GTMC Brexit Update 3rd April
Breaking the Deadlock
Yesterday, following a marathon seven hour session of Cabinet, the Prime Minister emerged onto the steps of 10 Downing Street and announced that she would ask Brussels for a further extension to Article 50 and extend an olive branch to the Leader of the Opposition to agree a joint plan that can command a majority in the House of Commons.
This represents a dramatic change of course for the Prime Minister and while the Withdrawal Deal agreed with the EU27 cannot be reopened, an invitation to the Labour Party to help determine the future relationship will likely deliver a softer Brexit than previously anticipated and a complete reversal of many of the red lines set out in the 2017 Conservative Party manifesto.
Naturally many Brexiteers, represented predominantly by the hard-line European Research Group (ERG) have reacted furiously at the prospect of a further extension and Soft Brexit, while many others within the Conservative Party have warned that collaborating with Jeremy Corbyn will irrevocably split the Tories. Furthermore, there are conflicting reports as to how much support Mrs May has within the Cabinet for this new approach.
However, the Prime Minister has already insisted that she will not take the UK out of the EU without a deal and it is generally recognised that attempts to appease the ERG have reached their limits – with many of their number publicly declaring that they will never vote for the Withdrawal Deal under any circumstances. Similarly, the DUP continue to oppose the Withdrawal Deal, leaving this Prime Minister with no working majority and with no option but to turn to the Labour Party and seek a compromise which will see the deal passed.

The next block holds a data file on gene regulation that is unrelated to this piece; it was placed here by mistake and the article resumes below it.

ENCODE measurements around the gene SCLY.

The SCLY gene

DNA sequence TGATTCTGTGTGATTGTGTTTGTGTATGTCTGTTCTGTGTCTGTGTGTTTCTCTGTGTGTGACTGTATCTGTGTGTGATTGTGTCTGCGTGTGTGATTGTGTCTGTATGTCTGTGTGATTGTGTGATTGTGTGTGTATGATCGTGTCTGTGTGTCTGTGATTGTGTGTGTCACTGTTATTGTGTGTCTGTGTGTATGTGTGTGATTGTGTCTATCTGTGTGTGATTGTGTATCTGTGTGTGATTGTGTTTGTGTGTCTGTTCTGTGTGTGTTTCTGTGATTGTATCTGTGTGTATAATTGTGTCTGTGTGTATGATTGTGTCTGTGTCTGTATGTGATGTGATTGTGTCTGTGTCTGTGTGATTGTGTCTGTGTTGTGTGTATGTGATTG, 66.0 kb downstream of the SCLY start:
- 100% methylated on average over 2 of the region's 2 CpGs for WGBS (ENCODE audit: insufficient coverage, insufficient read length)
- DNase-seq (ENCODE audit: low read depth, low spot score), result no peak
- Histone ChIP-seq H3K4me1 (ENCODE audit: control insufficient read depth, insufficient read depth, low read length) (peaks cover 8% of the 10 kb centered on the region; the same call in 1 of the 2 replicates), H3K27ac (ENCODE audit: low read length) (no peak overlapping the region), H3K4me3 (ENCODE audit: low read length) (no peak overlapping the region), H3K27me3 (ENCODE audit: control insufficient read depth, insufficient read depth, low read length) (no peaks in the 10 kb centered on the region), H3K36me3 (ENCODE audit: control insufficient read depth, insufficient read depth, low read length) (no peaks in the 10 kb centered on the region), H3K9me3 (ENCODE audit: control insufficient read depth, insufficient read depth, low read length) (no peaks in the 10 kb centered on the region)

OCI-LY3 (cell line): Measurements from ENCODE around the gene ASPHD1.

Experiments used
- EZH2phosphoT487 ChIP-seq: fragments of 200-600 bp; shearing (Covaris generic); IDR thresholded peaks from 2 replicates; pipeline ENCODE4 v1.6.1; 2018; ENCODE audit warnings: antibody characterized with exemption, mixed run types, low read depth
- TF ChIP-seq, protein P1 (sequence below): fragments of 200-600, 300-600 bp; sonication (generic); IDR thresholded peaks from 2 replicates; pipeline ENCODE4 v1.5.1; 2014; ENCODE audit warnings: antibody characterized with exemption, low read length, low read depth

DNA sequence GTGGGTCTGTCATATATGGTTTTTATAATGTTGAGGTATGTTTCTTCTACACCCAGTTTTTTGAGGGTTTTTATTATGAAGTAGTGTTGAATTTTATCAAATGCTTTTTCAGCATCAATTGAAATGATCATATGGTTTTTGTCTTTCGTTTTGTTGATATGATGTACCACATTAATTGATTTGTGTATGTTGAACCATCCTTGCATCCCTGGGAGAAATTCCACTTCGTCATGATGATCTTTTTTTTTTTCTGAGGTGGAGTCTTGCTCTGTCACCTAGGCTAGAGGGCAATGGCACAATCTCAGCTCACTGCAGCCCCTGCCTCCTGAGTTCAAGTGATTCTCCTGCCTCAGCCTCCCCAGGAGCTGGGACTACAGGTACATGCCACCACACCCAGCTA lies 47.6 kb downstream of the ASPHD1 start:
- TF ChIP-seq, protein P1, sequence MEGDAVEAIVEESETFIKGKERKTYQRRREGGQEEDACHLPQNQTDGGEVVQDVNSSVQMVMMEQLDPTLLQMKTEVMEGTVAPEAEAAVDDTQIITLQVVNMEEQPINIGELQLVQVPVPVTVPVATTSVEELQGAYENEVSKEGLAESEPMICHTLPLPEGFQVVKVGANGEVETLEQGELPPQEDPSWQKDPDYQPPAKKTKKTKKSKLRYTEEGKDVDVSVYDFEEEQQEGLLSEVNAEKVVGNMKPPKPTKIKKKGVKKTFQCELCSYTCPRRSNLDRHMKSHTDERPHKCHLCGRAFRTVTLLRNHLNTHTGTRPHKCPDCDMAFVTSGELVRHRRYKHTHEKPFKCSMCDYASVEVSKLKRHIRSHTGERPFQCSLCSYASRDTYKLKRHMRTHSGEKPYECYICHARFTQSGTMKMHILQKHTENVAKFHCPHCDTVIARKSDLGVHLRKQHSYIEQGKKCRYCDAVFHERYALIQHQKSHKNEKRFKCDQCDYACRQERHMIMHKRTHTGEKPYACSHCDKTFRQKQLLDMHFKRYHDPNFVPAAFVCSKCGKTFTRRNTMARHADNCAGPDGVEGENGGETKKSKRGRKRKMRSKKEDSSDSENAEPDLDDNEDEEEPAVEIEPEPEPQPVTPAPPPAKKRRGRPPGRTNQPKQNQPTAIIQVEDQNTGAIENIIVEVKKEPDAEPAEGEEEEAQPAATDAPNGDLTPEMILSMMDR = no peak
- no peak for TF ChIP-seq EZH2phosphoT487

The Labour Perspective
In his response, Jeremy Corbyn has agreed to meet with the Prime Minister and discuss a potential way forward. However, the Labour Leader will be forced to contend with his own mutinous factions.
If Mr Corbyn is seen to facilitate a Soft Brexit, it could hurt Labour’s chances in the Northern heartlands where frustration over the Government and Parliament grows. Equally, if he does not engage constructively in talks, remain-supporters will accuse him of enabling a Hard Brexit. Those who wish for Labour to deliver a Second Referendum might be disappointed too: Shadow Business Secretary Rebecca Long-Bailey has said this morning that Labour would seek a commitment to a customs union but suggested that backing will not depend on a confirmatory referendum.
Whilst this offers a chance for Labour to prove that they are a credible alternative party of government, Mr Corbyn’s advisors will also be cautiously looking at how all of the above scenarios could play out in a General Election, as there is a fear the Prime Minister is setting a “trap” to lay the blame for a failed Brexit with Labour.
Indicative Votes Runoff
Given the deep seated differences which exist within the Conservative and Labour Parties to agreeing a joint approach, it remains likely that talks may simply collapse in the days ahead. If this should happen, Mrs May has promised to offer the House of Commons the option of voting on a series of Brexit outcomes – including her own Withdrawal Deal – with a guarantee that she will abide by the will of the House, so long as the Labour Party reciprocates.
While these developments would normally be dramatic enough for one week, yesterday the same cabal of Backbench MPs responsible for the Indicative Votes process tabled a new Bill designed to mandate the Government to seek a lengthy extension to Article 50. With only 9 days left before the UK leaves the EU on 12 April this would normally not be enough time for Parliament to scrutinise and debate new legislation. However, the Speaker, ever one to upset expectations, has expressed a willingness to rush the Bill through all four stages when it is laid before Parliament on Thursday 4 April – meaning that it could become law by the end of the week.
The above represent a huge number of moving parts to keep track of. However, in terms of the key things to monitor in the days ahead:
- The joint talks between Mrs May and Mr Corbyn will begin today. It is hoped that they will be concluded by the weekend, so as to provide notice as to the intentions of the UK ahead of the next EU Council meeting on 10 April.
- The Government will then request an extension of Article 50 to 22nd May. This is the extension date originally promised by the EU, but only on the condition that the Withdrawal Deal was passed by Parliament.
- Should the negotiations breakdown the Prime Minister has promised to give Parliament a runoff vote which she will abide by. This may take place next week.
- The Backbench cabal led by Oliver Letwin and Yvette Cooper will today attempt to carve out Parliamentary time to lay their Article 50 extension Bill before Parliament this Thursday.